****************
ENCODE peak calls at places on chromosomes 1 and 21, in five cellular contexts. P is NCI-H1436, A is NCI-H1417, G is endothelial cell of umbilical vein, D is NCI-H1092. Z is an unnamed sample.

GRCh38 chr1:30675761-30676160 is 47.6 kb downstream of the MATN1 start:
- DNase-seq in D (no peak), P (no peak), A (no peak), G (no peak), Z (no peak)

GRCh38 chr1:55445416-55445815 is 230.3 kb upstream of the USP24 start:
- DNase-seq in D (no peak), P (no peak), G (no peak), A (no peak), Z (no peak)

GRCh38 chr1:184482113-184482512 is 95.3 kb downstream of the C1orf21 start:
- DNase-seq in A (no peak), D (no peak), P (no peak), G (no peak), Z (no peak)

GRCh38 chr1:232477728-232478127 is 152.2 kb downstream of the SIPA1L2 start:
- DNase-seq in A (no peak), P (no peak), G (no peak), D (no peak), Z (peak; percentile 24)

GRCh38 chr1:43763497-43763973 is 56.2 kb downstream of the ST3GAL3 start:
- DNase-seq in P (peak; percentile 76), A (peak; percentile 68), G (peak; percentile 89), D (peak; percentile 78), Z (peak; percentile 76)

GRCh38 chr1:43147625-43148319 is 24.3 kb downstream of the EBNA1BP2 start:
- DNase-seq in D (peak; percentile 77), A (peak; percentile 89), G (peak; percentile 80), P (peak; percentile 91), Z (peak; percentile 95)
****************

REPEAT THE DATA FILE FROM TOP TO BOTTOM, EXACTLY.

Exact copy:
ENCODE peak calls at places on chromosomes 1 and 21, in five cellular contexts. P is NCI-H1436, A is NCI-H1417, G is endothelial cell of umbilical vein, D is NCI-H1092. Z is an unnamed sample.

GRCh38 chr1:30675761-30676160 is 47.6 kb downstream of the MATN1 start:
- DNase-seq in D (no peak), P (no peak), A (no peak), G (no peak), Z (no peak)

GRCh38 chr1:55445416-55445815 is 230.3 kb upstream of the USP24 start:
- DNase-seq in D (no peak), P (no peak), G (no peak), A (no peak), Z (no peak)

GRCh38 chr1:184482113-184482512 is 95.3 kb downstream of the C1orf21 start:
- DNase-seq in A (no peak), D (no peak), P (no peak), G (no peak), Z (no peak)

GRCh38 chr1:232477728-232478127 is 152.2 kb downstream of the SIPA1L2 start:
- DNase-seq in A (no peak), P (no peak), G (no peak), D (no peak), Z (peak; percentile 24)

GRCh38 chr1:43763497-43763973 is 56.2 kb downstream of the ST3GAL3 start:
- DNase-seq in P (peak; percentile 76), A (peak; percentile 68), G (peak; percentile 89), D (peak; percentile 78), Z (peak; percentile 76)

GRCh38 chr1:43147625-43148319 is 24.3 kb downstream of the EBNA1BP2 start:
- DNase-seq in D (peak; percentile 77), A (peak; percentile 89), G (peak; percentile 80), P (peak; percentile 91), Z (peak; percentile 95)